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Weekend Edition: Augmentation over replacement
If we continue to talk about the future only in the darkest, most post-apocalyptic terms, no one is going to want to go there. And we may miss an opportunity to make it amazing.
Most of the conversations I hear about virtual and augmented reality feels game-like and escapist, about creating new places and spaces that help us get away from the dysfunction of modern society. There is an almost oxymoronic tone to this narrative that is both utopian and deeply pessimistic about humanity. What if rather than replacing reality or gamifying real-world experiences, we recentered these conversations on how augmentation might be a mechanism for more creativity and better decisions? What if we brought this new way of thinking about augmentation to the conversation about the dysfunction and dis-ease of modern media systems?
I have talked about shifting our entire frame for innovation from replacement to augmentation in other conversations about the future (here and here). Too much of our public narrative about automation, for example, is about replacement and job loss, and way too much of our conversation about our digital futures focuses on virtual reality as an escape. These assumptions and narratives feel so comfortable, almost inevitable, because the history of automation is about industrial productivity and efficiency — all the way back to the ancient Greeks and their obsession with automating timekeeping. If we keep the underlying assumptions about flawed humanity and about growth and efficiency as moral goods that have arisen as the consequence of the industrialization of meaning in modern civilization, we are likely to continue to see innovation through a lens of replacing inefficient human action and decision making with hyperefficient machines and algorithms. But that lens is inherently backward-looking and misses what is vibrant and powerful about humanity. It presumes that the best ideas that we will ever have have already been had, and therefore we must squeeze every ounce of productivity and profit and capacity from what is in our current view. This perspective feels so inhumane because it is born from the need to maximize economic growth and not human flourishing.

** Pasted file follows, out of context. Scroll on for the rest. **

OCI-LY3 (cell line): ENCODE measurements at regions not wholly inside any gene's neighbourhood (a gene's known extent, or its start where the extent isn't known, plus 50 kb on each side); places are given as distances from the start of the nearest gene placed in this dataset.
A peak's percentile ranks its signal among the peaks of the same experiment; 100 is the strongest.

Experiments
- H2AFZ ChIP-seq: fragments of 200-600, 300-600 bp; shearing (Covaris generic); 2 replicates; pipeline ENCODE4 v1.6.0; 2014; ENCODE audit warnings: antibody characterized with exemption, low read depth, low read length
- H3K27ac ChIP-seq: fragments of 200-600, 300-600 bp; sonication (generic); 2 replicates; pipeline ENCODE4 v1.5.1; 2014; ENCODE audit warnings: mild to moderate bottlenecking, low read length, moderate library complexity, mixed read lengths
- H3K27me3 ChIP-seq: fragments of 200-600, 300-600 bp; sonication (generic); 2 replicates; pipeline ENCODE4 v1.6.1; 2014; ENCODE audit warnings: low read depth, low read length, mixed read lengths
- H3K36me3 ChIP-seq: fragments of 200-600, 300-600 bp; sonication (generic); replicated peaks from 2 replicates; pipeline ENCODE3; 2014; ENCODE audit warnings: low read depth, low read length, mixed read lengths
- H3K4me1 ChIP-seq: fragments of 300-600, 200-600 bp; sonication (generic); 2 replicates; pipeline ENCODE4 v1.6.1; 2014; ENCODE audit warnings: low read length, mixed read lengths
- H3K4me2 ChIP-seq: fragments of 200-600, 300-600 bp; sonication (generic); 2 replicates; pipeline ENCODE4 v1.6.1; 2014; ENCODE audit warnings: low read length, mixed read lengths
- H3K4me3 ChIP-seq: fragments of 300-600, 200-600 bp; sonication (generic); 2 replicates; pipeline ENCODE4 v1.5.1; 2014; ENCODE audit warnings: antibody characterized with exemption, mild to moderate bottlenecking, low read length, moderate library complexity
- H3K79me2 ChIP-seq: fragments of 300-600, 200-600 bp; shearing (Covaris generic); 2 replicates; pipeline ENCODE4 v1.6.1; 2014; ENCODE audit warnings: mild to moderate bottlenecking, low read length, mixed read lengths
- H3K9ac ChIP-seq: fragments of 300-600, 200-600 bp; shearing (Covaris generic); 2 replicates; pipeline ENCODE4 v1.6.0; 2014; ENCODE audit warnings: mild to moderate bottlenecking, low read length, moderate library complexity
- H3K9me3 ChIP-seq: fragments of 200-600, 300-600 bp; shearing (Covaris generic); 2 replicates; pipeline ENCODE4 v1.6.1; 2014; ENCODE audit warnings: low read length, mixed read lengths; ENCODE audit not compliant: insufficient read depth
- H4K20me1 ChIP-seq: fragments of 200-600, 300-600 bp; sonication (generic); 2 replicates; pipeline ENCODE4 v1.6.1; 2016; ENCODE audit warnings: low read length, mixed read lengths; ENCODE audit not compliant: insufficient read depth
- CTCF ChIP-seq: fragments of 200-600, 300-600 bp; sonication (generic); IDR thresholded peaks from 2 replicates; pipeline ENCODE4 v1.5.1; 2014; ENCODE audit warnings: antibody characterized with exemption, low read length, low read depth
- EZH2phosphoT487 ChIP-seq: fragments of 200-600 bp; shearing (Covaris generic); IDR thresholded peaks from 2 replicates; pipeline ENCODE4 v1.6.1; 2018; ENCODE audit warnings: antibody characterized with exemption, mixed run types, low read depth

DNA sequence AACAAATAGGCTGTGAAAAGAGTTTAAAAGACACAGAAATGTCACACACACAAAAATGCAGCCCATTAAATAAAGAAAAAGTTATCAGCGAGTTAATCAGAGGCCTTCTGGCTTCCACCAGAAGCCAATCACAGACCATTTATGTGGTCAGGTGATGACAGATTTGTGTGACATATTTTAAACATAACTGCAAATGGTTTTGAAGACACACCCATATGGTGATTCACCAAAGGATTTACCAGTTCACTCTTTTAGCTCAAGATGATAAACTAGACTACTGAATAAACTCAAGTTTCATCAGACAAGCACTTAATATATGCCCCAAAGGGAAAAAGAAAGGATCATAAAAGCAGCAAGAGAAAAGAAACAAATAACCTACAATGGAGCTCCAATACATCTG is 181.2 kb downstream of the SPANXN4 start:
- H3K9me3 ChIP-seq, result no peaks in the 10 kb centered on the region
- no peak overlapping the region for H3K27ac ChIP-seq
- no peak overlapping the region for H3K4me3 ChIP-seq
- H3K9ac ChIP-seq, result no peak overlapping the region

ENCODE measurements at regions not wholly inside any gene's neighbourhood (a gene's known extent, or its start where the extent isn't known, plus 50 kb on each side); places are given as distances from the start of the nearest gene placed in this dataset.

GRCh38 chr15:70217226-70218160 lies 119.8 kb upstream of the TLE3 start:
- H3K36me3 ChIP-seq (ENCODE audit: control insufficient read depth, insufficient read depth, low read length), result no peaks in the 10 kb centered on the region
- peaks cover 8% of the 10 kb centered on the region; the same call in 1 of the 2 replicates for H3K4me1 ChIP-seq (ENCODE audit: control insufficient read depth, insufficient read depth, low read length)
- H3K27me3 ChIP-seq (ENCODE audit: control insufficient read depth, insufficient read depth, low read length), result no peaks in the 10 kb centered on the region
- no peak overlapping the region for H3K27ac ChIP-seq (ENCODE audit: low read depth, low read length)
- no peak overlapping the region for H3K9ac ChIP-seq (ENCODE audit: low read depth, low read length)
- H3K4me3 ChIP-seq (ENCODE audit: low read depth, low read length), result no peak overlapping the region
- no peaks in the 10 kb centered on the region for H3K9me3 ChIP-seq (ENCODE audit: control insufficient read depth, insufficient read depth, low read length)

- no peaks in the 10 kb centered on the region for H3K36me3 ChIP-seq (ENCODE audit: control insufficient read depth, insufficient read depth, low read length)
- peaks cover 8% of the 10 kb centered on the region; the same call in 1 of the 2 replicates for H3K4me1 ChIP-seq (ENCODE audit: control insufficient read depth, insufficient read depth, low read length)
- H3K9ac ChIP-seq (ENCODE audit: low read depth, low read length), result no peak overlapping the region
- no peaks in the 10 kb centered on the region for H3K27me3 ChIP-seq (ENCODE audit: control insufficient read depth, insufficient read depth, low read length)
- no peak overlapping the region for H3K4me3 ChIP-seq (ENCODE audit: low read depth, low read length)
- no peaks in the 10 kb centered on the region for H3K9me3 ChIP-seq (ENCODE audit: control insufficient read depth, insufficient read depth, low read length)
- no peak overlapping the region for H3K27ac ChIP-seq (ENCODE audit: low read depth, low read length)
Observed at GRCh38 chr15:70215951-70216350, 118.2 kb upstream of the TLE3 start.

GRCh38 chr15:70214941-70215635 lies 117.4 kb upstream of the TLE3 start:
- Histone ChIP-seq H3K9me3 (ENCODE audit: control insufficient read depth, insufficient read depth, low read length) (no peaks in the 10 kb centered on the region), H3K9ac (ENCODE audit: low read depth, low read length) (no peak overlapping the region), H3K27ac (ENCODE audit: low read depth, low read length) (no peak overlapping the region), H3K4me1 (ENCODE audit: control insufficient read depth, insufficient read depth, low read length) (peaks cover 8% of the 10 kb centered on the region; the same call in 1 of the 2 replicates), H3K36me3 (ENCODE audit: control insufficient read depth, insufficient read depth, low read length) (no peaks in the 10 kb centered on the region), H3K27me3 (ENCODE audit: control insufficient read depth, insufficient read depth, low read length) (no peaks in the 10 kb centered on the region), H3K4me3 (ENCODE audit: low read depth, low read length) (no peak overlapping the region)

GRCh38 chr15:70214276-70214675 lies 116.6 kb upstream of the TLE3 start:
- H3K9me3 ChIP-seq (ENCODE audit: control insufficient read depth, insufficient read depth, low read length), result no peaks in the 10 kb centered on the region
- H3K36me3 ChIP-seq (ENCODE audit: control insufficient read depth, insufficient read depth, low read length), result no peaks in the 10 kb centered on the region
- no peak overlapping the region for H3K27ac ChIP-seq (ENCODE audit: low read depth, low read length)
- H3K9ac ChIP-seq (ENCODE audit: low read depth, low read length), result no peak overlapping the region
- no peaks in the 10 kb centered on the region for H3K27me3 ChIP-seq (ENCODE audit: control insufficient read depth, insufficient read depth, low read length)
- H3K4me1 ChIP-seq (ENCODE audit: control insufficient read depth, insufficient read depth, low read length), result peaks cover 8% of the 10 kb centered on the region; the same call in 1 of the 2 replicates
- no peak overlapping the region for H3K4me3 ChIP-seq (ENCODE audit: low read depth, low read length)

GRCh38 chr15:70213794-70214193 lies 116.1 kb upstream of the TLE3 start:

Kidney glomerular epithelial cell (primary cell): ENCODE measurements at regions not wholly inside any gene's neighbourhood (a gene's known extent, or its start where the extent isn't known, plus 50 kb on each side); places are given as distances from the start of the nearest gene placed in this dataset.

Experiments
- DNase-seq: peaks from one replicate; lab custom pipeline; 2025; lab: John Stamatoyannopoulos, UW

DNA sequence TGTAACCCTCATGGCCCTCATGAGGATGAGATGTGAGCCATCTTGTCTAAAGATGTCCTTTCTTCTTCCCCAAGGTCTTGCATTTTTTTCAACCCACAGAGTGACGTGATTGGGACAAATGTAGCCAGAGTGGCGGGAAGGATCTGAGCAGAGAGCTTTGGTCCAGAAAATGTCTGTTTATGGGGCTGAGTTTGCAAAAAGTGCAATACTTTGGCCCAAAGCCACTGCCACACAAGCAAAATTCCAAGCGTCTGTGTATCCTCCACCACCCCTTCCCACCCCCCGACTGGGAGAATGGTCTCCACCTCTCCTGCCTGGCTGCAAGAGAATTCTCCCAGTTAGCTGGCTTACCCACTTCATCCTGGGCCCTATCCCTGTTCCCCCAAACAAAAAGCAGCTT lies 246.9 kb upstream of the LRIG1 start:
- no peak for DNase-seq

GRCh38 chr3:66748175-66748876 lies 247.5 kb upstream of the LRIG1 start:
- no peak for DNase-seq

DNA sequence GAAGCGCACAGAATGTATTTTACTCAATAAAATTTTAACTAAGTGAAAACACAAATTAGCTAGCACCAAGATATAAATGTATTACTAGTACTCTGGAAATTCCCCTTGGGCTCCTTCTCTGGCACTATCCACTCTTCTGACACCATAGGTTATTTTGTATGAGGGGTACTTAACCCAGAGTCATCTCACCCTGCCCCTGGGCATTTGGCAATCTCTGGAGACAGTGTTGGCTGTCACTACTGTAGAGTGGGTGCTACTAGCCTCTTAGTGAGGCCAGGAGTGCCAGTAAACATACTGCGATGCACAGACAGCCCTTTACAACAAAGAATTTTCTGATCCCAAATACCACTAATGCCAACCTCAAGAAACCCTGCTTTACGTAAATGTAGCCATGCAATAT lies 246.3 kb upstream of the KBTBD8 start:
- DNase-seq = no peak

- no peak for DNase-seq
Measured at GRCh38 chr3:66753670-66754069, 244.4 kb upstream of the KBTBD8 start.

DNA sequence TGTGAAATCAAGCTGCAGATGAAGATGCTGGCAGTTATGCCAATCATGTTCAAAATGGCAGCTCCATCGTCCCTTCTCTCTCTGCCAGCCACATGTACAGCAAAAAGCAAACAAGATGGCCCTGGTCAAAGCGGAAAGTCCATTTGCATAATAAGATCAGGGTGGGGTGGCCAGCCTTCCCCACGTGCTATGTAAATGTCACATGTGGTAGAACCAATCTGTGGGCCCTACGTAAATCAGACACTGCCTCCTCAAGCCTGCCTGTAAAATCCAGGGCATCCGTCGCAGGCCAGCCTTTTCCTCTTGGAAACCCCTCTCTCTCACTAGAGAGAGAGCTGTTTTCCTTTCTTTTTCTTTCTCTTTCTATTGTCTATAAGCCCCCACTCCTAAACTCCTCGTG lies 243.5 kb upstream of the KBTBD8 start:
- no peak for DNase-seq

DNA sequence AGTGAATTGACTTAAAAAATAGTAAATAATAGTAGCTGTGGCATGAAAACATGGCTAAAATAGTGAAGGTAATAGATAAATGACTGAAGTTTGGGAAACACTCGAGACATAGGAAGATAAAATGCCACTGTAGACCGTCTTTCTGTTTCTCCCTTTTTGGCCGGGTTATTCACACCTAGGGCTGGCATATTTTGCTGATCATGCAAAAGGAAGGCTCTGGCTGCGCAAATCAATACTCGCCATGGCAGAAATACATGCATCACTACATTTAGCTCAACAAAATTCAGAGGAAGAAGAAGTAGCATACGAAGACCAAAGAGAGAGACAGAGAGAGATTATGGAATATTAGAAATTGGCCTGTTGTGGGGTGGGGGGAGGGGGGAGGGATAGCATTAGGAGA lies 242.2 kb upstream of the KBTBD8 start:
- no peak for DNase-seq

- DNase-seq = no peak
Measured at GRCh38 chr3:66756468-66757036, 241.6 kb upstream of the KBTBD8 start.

But if we can recenter innovation on human experience, on the idea that all free and creative humans can thrive and flourish together, we might begin to feel that what we need are not more efficient versions of old models, but new models of community, work, and play. If we are ambitious about this exercise, we might start to see the inhuman capacity for information storage, rapid access, and processing made possibly by technology as ways to augment and expand human creativity, capacities that can be harnessed to and by human capabilities. In this view, automation is no longer a process of removing humans but of improving them. And rather than focusing on escape and new realities, we can talk about the limitless power of augmenting experience, of making human choices more robust. We can bring the idea of adding dimension and context to real-world experiences that often lack context to digital spaces that feel separated from the real world by digital boundaries and from the context that might help enrich them.